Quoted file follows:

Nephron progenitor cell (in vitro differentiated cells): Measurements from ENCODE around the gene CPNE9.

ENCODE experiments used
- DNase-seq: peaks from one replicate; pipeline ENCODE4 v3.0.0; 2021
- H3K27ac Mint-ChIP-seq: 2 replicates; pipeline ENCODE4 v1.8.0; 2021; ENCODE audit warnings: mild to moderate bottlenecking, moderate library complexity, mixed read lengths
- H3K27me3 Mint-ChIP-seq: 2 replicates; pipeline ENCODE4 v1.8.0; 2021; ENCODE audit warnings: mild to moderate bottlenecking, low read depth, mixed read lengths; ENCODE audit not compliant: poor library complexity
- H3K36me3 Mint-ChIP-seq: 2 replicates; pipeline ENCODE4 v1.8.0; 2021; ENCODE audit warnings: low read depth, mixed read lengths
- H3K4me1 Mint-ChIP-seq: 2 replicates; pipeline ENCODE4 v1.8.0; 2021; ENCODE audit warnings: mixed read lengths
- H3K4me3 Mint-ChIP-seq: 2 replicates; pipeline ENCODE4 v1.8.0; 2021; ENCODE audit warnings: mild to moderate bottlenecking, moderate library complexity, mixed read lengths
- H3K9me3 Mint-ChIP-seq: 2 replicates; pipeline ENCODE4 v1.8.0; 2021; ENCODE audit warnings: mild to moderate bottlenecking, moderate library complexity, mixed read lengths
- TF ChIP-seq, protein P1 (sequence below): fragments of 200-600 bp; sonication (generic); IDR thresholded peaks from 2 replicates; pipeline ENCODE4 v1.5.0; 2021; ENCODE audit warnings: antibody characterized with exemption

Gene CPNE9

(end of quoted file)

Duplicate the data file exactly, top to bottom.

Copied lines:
Nephron progenitor cell (in vitro differentiated cells): Measurements from ENCODE around the gene CPNE9.

ENCODE experiments used
- DNase-seq: peaks from one replicate; pipeline ENCODE4 v3.0.0; 2021
- H3K27ac Mint-ChIP-seq: 2 replicates; pipeline ENCODE4 v1.8.0; 2021; ENCODE audit warnings: mild to moderate bottlenecking, moderate library complexity, mixed read lengths
- H3K27me3 Mint-ChIP-seq: 2 replicates; pipeline ENCODE4 v1.8.0; 2021; ENCODE audit warnings: mild to moderate bottlenecking, low read depth, mixed read lengths; ENCODE audit not compliant: poor library complexity
- H3K36me3 Mint-ChIP-seq: 2 replicates; pipeline ENCODE4 v1.8.0; 2021; ENCODE audit warnings: low read depth, mixed read lengths
- H3K4me1 Mint-ChIP-seq: 2 replicates; pipeline ENCODE4 v1.8.0; 2021; ENCODE audit warnings: mixed read lengths
- H3K4me3 Mint-ChIP-seq: 2 replicates; pipeline ENCODE4 v1.8.0; 2021; ENCODE audit warnings: mild to moderate bottlenecking, moderate library complexity, mixed read lengths
- H3K9me3 Mint-ChIP-seq: 2 replicates; pipeline ENCODE4 v1.8.0; 2021; ENCODE audit warnings: mild to moderate bottlenecking, moderate library complexity, mixed read lengths
- TF ChIP-seq, protein P1 (sequence below): fragments of 200-600 bp; sonication (generic); IDR thresholded peaks from 2 replicates; pipeline ENCODE4 v1.5.0; 2021; ENCODE audit warnings: antibody characterized with exemption

Gene CPNE9